Women in Science
Video clip: Barbara thinks it is important to have a story, a narrative running through the paper, and that care should be taken to include enough but not too much in a single paper.
Again it, it is difficult. It is difficult to say it depends but I will say it is important to write a story. Write something that can captivate. You know to, to have a sort of narrative thread throughout the paper. That helps the reviewers reading it and it helps, enthuses them into your story. That’s where you, you need to be able to do that a little bit.
Then what I noticed is that young investigators tend to underplay their results. It’s strange but, and to sort of summarise everything they have done in two years into something that is very little and that is, you know, because they need to learn to tell a story. How this came about. I had this result. This result. We had this question. We did this and from that we went there. You know, in all, in all papers you can see a thread like that and I think that helps, you know, sort of getting the papers published.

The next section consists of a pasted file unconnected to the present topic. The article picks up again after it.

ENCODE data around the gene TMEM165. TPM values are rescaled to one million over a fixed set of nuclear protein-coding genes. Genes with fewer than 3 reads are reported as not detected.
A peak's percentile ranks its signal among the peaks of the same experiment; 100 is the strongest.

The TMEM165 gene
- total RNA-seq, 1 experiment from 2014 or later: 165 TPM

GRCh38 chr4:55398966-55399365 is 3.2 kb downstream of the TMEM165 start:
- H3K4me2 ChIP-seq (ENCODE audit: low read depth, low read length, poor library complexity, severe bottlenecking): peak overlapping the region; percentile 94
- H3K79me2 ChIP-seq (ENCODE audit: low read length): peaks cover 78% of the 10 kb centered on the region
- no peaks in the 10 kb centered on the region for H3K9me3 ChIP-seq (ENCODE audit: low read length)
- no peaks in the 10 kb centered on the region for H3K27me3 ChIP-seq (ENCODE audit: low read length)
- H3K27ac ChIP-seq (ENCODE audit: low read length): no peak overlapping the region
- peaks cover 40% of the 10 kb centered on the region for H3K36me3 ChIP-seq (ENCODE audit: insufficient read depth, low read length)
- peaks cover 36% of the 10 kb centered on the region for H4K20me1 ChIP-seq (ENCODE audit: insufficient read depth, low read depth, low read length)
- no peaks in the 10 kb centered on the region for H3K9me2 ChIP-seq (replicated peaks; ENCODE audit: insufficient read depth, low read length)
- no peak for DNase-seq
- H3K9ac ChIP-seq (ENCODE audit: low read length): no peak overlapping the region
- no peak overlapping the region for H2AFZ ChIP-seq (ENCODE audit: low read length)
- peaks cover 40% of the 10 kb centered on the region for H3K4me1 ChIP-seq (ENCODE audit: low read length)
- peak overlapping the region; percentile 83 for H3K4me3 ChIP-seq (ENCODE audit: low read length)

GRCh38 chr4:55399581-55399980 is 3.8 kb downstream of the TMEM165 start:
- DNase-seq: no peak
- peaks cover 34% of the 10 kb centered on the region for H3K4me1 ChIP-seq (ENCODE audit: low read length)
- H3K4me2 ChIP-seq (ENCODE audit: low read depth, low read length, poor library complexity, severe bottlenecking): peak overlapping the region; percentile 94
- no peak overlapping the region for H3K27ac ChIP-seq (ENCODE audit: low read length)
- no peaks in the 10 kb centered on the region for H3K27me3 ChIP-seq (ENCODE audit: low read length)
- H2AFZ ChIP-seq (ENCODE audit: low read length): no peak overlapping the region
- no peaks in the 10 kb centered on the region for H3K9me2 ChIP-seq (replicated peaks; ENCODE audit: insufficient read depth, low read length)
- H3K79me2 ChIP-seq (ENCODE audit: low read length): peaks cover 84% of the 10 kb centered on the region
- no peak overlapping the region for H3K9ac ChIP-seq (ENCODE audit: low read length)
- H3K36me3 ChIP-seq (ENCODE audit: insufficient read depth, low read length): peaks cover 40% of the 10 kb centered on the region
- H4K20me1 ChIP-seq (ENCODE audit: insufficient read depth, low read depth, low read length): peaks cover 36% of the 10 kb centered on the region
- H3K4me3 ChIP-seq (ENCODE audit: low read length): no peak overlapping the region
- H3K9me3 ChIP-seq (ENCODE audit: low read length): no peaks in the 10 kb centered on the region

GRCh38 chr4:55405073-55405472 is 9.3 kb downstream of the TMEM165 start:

The other problem sometimes is the desire to put everything in a paper. You know, one might have done a lot of little detours for curiosity. So other people, some people as I said, some summarise into very little. Some others might put everything in it. I remember my, one of my sponsors, mentors at the beginning when I started that, they used to say, “Barbara, people don’t want to know all of the problems that you’ve had to get to this point.” [laughs] And I think that was a very good advice, yeah, because some of the things you do for yourself and you might put it in your thesis, but is not really necessarily, you know, that type of information that you want to put in your very few words that you have allowed for your papers because they might dilute your message and take people to, too many threads. So I would say have a structure and have a narrative.